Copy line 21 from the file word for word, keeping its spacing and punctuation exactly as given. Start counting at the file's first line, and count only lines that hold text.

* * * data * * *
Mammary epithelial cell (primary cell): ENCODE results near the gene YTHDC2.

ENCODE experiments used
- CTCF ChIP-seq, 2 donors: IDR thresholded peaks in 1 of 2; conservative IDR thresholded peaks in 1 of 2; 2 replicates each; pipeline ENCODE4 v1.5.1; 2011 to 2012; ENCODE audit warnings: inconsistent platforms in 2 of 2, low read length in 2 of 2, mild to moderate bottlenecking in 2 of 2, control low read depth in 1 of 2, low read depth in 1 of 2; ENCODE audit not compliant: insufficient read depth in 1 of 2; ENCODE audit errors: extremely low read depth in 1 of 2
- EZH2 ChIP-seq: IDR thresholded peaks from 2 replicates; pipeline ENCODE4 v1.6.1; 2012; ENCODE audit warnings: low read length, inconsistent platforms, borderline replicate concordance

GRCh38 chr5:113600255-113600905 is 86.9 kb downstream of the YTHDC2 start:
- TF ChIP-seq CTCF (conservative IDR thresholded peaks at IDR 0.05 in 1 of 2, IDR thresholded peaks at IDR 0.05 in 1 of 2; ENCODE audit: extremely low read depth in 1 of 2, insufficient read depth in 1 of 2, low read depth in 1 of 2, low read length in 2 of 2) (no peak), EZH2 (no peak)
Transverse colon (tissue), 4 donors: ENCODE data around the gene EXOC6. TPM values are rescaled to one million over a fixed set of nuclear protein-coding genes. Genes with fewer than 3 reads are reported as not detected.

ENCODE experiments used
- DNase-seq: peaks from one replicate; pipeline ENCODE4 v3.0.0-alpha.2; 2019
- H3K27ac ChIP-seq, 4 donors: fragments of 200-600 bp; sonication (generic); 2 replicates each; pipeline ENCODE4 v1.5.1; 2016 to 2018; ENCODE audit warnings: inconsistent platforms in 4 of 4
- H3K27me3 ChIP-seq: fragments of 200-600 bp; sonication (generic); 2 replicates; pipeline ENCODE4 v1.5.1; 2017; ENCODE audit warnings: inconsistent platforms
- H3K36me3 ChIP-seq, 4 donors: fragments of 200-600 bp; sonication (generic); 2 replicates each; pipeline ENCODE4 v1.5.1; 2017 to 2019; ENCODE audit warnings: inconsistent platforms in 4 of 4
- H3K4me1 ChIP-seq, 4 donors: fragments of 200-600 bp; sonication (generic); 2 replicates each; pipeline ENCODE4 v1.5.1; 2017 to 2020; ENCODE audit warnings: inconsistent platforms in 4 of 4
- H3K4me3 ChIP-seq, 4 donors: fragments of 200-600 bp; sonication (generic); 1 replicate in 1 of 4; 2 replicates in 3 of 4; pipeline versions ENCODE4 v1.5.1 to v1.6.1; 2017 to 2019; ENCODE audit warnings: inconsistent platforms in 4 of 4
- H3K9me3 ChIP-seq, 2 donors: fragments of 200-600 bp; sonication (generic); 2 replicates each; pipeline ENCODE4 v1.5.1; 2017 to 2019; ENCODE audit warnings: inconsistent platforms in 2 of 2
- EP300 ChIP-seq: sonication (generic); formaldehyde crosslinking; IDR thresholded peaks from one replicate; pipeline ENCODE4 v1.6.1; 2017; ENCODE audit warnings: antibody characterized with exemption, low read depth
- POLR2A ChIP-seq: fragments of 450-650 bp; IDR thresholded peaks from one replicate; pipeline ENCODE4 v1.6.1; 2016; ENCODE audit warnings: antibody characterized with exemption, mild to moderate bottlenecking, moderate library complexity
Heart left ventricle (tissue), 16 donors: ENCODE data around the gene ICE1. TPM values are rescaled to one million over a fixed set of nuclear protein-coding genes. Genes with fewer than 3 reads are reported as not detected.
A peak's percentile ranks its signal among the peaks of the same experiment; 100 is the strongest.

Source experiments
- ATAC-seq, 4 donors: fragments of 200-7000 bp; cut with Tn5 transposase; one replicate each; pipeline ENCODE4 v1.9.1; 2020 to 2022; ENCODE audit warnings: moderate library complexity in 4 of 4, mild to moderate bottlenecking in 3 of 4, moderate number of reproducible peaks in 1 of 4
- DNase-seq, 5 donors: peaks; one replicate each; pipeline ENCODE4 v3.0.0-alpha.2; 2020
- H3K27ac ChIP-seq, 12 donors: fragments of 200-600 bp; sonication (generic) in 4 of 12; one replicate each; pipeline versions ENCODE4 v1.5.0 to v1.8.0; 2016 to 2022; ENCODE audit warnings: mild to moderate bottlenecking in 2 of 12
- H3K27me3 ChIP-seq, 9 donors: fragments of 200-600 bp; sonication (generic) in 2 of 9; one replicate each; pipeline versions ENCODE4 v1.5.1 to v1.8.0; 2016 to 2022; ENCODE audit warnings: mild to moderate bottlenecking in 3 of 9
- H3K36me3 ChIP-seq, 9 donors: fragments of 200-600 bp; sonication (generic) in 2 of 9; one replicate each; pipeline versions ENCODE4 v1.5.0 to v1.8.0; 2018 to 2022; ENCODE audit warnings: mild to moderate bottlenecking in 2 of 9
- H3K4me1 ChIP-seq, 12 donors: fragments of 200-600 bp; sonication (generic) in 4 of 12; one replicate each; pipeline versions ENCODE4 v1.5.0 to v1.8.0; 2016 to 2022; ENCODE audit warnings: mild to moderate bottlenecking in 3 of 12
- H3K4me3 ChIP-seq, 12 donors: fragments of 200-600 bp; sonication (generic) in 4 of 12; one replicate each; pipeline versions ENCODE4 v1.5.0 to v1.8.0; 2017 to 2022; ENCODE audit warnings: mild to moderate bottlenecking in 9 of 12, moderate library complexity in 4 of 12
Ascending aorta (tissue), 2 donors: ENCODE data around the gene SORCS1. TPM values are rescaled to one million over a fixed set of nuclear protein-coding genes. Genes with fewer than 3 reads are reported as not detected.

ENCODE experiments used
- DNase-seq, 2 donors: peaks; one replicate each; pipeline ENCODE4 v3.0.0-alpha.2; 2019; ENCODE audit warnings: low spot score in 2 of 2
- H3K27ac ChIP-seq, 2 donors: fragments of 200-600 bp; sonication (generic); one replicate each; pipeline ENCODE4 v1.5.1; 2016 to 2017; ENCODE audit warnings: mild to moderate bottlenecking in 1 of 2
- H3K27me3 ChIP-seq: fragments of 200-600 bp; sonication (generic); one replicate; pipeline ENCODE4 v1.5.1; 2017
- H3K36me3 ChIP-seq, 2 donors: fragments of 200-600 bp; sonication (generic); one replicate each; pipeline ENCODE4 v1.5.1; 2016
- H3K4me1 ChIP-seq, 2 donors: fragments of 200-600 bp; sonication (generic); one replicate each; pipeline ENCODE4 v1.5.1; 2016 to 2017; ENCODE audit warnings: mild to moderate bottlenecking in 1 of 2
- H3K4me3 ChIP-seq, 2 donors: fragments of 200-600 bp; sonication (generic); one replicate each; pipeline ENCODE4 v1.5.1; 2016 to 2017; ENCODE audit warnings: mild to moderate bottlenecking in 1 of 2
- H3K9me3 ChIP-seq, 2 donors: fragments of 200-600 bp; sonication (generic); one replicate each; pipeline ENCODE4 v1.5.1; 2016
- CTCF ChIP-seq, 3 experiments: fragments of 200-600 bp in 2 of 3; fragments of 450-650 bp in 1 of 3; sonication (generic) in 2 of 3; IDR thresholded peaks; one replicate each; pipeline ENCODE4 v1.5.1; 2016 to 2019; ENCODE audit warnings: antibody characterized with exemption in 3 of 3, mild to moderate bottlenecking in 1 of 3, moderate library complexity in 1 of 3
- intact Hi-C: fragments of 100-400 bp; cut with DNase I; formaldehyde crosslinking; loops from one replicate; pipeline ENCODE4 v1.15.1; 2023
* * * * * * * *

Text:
- ATAC-seq, 4 donors: fragments of 200-7000 bp; cut with Tn5 transposase; one replicate each; pipeline ENCODE4 v1.9.1; 2020 to 2022; ENCODE audit warnings: moderate library complexity in 4 of 4, mild to moderate bottlenecking in 3 of 4, moderate number of reproducible peaks in 1 of 4